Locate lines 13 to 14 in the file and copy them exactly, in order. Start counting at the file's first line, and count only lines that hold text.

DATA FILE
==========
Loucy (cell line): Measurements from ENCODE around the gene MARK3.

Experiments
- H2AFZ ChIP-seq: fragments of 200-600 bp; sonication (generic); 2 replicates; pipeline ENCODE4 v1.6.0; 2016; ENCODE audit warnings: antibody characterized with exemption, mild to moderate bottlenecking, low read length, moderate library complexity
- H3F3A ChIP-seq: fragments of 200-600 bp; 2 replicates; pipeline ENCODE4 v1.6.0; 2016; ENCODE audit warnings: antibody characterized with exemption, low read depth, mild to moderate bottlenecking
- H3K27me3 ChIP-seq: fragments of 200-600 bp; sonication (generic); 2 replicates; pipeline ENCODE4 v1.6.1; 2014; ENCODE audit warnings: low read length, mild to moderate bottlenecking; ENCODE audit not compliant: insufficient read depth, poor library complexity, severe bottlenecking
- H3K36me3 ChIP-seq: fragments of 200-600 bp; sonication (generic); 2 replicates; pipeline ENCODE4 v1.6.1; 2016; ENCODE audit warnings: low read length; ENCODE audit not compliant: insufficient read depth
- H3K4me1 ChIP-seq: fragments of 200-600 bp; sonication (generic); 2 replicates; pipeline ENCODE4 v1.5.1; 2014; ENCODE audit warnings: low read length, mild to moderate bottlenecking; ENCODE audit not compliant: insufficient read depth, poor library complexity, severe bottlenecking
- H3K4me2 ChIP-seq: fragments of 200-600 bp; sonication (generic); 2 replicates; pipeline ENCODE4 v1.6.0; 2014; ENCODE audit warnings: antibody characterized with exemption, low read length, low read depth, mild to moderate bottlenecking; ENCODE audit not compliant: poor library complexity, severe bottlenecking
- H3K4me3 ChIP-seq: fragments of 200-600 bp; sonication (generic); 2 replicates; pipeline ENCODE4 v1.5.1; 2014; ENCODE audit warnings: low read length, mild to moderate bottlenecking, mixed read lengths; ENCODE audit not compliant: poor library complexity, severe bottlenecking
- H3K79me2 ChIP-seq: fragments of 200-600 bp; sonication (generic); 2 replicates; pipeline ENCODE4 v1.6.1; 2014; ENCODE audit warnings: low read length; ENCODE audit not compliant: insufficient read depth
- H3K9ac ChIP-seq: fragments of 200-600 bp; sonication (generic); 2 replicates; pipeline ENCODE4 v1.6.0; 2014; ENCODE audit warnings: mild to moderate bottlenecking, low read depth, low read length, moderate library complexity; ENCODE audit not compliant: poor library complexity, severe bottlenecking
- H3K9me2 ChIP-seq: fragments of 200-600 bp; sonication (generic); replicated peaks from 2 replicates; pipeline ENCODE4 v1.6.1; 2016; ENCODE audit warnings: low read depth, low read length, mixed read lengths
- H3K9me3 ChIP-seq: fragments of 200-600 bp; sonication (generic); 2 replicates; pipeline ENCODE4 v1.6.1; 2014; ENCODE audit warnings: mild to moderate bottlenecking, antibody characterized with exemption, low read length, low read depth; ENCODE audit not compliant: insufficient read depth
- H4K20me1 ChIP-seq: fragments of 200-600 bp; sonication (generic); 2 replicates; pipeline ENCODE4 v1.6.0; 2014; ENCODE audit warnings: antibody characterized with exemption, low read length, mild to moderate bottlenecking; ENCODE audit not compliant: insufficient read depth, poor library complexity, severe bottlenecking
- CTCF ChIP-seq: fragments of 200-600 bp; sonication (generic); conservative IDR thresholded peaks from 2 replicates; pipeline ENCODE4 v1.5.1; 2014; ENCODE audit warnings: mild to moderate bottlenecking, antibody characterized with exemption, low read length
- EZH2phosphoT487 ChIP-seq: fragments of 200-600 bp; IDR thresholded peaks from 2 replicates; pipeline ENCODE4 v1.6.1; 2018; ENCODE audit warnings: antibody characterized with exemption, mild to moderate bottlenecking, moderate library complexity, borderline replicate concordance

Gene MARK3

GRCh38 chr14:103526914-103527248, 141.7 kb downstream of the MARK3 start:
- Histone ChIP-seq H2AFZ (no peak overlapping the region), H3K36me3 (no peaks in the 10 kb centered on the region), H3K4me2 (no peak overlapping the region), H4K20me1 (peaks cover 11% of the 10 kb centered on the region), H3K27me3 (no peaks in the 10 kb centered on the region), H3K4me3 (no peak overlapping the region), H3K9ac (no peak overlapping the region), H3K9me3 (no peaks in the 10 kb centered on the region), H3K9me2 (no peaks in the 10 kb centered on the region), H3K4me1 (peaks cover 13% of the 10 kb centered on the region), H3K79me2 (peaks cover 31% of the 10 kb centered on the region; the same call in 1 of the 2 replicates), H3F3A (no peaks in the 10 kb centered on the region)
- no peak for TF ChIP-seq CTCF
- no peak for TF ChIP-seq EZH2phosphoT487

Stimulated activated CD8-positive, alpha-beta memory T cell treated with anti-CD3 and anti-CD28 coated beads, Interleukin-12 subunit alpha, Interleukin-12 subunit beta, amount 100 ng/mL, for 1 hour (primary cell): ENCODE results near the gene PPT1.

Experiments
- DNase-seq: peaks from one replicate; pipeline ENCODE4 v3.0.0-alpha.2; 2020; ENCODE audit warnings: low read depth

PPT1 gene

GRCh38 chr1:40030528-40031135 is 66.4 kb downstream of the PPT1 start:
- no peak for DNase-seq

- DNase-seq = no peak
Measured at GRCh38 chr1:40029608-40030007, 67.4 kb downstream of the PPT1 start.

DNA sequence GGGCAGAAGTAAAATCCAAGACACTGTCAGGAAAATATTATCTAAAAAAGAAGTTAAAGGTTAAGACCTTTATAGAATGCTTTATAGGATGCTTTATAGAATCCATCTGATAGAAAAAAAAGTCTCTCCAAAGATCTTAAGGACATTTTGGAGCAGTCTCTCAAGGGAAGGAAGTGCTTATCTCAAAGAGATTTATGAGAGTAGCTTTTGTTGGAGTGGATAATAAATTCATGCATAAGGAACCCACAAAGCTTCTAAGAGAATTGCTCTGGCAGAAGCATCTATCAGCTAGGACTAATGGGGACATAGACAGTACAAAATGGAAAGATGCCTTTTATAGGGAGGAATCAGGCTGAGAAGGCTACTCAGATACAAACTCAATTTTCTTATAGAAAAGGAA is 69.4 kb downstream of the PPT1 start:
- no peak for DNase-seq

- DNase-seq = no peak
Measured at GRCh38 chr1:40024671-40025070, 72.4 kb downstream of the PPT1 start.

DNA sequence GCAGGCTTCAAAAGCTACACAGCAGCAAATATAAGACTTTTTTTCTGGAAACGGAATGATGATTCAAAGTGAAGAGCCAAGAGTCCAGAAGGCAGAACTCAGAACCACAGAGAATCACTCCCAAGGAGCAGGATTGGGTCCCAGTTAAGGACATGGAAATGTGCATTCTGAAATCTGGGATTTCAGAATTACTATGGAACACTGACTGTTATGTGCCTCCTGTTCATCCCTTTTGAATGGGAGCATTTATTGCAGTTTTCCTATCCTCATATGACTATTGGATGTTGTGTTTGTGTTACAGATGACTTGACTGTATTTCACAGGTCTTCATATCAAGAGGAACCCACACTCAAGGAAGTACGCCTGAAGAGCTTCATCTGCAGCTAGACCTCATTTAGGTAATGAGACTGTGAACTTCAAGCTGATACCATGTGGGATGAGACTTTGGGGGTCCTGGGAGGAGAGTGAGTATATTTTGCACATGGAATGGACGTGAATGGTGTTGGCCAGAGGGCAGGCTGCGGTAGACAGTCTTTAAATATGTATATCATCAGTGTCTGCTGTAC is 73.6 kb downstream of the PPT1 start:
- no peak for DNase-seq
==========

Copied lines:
- H3K9me3 ChIP-seq: fragments of 200-600 bp; sonication (generic); 2 replicates; pipeline ENCODE4 v1.6.1; 2014; ENCODE audit warnings: mild to moderate bottlenecking, antibody characterized with exemption, low read length, low read depth; ENCODE audit not compliant: insufficient read depth
- H4K20me1 ChIP-seq: fragments of 200-600 bp; sonication (generic); 2 replicates; pipeline ENCODE4 v1.6.0; 2014; ENCODE audit warnings: antibody characterized with exemption, low read length, mild to moderate bottlenecking; ENCODE audit not compliant: insufficient read depth, poor library complexity, severe bottlenecking